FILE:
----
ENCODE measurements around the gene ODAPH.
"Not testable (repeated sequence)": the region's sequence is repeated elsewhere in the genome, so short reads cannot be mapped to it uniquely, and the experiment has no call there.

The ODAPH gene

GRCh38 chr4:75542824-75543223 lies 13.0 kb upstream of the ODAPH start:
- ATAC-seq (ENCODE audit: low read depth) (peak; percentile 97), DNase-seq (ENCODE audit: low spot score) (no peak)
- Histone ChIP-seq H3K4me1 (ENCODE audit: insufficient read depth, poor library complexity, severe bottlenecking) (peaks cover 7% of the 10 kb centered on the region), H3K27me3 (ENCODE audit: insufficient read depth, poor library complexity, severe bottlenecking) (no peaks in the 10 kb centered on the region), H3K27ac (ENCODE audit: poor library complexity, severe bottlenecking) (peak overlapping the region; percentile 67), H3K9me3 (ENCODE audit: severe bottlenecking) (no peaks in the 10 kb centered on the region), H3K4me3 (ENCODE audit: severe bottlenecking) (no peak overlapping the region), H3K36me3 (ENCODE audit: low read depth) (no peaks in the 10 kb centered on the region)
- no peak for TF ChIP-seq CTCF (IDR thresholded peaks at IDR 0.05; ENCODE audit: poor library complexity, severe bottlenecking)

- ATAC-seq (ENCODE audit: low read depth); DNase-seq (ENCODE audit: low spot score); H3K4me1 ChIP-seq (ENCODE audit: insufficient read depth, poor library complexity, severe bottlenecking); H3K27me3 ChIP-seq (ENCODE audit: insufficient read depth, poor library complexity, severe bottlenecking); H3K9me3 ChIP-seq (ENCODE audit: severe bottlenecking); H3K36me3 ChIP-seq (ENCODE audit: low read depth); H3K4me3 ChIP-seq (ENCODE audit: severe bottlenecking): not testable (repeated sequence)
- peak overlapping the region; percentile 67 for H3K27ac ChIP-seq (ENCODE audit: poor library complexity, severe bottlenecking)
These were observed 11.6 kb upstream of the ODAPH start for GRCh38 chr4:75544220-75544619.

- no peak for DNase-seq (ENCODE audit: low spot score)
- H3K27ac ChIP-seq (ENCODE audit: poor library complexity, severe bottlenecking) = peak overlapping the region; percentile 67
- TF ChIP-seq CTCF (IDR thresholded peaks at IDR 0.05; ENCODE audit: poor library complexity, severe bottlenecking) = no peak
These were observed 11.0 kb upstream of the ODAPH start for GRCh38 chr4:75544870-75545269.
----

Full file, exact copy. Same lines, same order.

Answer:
ENCODE measurements around the gene ODAPH.
"Not testable (repeated sequence)": the region's sequence is repeated elsewhere in the genome, so short reads cannot be mapped to it uniquely, and the experiment has no call there.

The ODAPH gene

GRCh38 chr4:75542824-75543223 lies 13.0 kb upstream of the ODAPH start:
- ATAC-seq (ENCODE audit: low read depth) (peak; percentile 97), DNase-seq (ENCODE audit: low spot score) (no peak)
- Histone ChIP-seq H3K4me1 (ENCODE audit: insufficient read depth, poor library complexity, severe bottlenecking) (peaks cover 7% of the 10 kb centered on the region), H3K27me3 (ENCODE audit: insufficient read depth, poor library complexity, severe bottlenecking) (no peaks in the 10 kb centered on the region), H3K27ac (ENCODE audit: poor library complexity, severe bottlenecking) (peak overlapping the region; percentile 67), H3K9me3 (ENCODE audit: severe bottlenecking) (no peaks in the 10 kb centered on the region), H3K4me3 (ENCODE audit: severe bottlenecking) (no peak overlapping the region), H3K36me3 (ENCODE audit: low read depth) (no peaks in the 10 kb centered on the region)
- no peak for TF ChIP-seq CTCF (IDR thresholded peaks at IDR 0.05; ENCODE audit: poor library complexity, severe bottlenecking)

- ATAC-seq (ENCODE audit: low read depth); DNase-seq (ENCODE audit: low spot score); H3K4me1 ChIP-seq (ENCODE audit: insufficient read depth, poor library complexity, severe bottlenecking); H3K27me3 ChIP-seq (ENCODE audit: insufficient read depth, poor library complexity, severe bottlenecking); H3K9me3 ChIP-seq (ENCODE audit: severe bottlenecking); H3K36me3 ChIP-seq (ENCODE audit: low read depth); H3K4me3 ChIP-seq (ENCODE audit: severe bottlenecking): not testable (repeated sequence)
- peak overlapping the region; percentile 67 for H3K27ac ChIP-seq (ENCODE audit: poor library complexity, severe bottlenecking)
These were observed 11.6 kb upstream of the ODAPH start for GRCh38 chr4:75544220-75544619.

- no peak for DNase-seq (ENCODE audit: low spot score)
- H3K27ac ChIP-seq (ENCODE audit: poor library complexity, severe bottlenecking) = peak overlapping the region; percentile 67
- TF ChIP-seq CTCF (IDR thresholded peaks at IDR 0.05; ENCODE audit: poor library complexity, severe bottlenecking) = no peak
These were observed 11.0 kb upstream of the ODAPH start for GRCh38 chr4:75544870-75545269.